Mark Barnes

ASCD, International Society for Technology in Education

This conversation is closed.

To turn schools into Results Only Learning Environments (ROLE), a revolutionary teaching and learning model that is legitimate reform.

Imagine a seventh grader asked to evaluate her production over a single grading period. She is told she must give herself a letter grade. After several minutes of consideration, she tells the teacher that she deserves an F. Sound farfetched? In a Results Only Learning Environment, this is the sort of self-evaluation that happens daily.

In a time when education reform is prevalent, bureaucrats across America believe they have the answers to improving America’s schools. The problem is that most think that high stakes testing, homework and a grade-it-and-move-on-to-the-next-unit approach are at the center of successful reform, but this is not reform at all.

Real change in education must include a complete transformation of the methods that teachers and students use for learning. This takes bold measures – a complete overhaul of a broken system. It means creating a Results Only Learning Environment that removes the emphasis from traditional worksheets, direct instruction, multiple choice tests, grades and the old style of education that most teachers use today. A results-only system makes learning a shared responsibility between teachers and students. A ROLE is student-centered and project-based.

Rather than pressuring students to practice rote skills for two hours nightly, a results-only classroom provides a combination of individual and cooperative learning activities, completed in class and over extended time, with constant narrative feedback from teachers and peers and the opportunity to change and improve any activity, in order to demonstrate learning.

Results-only learning is the type of reform that will forever change American education. It's time to get all stakeholders involved in a movement away from testing and toward an education system that embraces student choice, proper feedback and real mastery learning outcomes.

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    May 22 2011: After finding and reading some of your blog I have to say your ideas are fantastic, but I still feel in my own head as well as what you have said is that learning should be focused the process and experience rather than results.
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      May 22 2011: Hey Jesse, You have me thinking. The process is truly a critical part of results-only learning. I think that if you immediately think of results as test results (one more problem that has been created by education bureaucracy), then the phrase may have a negative connotation. As you can see, the main title of my blog is "ROLE Reversal" (also the title of the book I'm writing). The idea is a play on the acronym, to flip the roles of teacher and student, allowing the student to decide how she gets to the learning outcome. The emphasis, then, is on the final outcome -- or result.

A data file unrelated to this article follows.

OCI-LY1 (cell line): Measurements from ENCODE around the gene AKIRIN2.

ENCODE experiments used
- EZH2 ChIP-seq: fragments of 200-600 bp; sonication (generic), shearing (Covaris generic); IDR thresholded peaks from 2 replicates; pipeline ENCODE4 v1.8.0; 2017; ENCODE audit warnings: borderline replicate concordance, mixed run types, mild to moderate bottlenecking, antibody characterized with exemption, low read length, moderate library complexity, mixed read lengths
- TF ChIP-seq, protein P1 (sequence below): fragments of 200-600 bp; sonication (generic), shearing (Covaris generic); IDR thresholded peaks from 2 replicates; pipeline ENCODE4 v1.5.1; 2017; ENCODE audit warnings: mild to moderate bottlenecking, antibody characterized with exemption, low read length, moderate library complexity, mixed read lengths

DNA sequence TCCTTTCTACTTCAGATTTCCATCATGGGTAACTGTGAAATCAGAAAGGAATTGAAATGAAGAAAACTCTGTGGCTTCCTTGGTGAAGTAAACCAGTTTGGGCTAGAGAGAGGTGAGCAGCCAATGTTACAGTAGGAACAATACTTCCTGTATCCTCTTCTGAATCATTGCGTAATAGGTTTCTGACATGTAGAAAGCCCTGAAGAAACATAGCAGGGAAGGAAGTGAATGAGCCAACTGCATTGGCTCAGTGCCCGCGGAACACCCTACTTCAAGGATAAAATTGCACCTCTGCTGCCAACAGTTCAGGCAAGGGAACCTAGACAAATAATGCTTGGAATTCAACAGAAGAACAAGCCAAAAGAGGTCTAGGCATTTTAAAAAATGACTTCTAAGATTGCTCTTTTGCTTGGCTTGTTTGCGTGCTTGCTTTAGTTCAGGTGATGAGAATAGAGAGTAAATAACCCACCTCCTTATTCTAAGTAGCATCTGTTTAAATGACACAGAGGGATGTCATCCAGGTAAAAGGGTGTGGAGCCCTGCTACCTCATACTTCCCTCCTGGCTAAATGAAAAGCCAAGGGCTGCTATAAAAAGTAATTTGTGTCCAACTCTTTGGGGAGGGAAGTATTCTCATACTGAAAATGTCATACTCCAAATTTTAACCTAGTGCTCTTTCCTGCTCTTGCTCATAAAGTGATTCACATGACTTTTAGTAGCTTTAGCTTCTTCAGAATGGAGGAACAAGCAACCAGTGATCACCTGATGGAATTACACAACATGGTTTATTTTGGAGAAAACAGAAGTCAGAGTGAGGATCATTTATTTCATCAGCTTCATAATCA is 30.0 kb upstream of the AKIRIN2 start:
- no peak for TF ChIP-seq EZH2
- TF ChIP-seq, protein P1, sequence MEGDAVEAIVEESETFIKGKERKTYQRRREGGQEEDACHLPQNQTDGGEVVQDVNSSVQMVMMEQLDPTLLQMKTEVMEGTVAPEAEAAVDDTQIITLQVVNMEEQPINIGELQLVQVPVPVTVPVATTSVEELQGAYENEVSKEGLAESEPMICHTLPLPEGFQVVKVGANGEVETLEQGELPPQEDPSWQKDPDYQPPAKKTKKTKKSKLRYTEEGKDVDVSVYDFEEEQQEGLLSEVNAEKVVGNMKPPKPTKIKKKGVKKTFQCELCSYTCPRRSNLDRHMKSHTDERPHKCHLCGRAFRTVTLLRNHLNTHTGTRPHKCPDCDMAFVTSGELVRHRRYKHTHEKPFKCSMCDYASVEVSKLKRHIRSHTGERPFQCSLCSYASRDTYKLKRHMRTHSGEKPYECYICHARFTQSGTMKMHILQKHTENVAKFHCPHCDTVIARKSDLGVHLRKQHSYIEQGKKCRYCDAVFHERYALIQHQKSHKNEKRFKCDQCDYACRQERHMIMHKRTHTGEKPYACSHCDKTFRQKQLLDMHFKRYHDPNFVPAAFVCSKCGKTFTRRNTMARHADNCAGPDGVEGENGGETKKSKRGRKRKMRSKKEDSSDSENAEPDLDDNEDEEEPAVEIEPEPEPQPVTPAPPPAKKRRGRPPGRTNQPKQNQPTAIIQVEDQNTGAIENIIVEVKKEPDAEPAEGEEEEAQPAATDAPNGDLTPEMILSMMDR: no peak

Your point about universities is well taken. What I express in my book is that the process is important, but the student should be making many of the decisions about this process. The teacher becomes more of a coach or facilitator, providing constant narrative feedback during the process.

      Thanks for your input.
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    May 21 2011: When I looked at the title and saw "Results Only Learning Environment" I thought you were going to reinforce the current education reforms you believe we need to stray away from. So first off I'd have to say that "Results Only" may not be the most attractive title. I believe what we have now is already a results only learning environment.

    I am currently studying physics for a B.S. and the biggest problem I have come into is that all that the University cares about is the results. Most of my classes have online homework assignment where the hand done work is never looked at. The only thing the professor see's is your answer. For a major that focus's on advanced mathematics I thought this would be the last place I'd see this but I find professors relying on these homework systems heavily. More and more I feel what I hold dear, the method of solving problems and the exploration of all possibilities is being squandered. It has affected me drastically so far though out my academic career.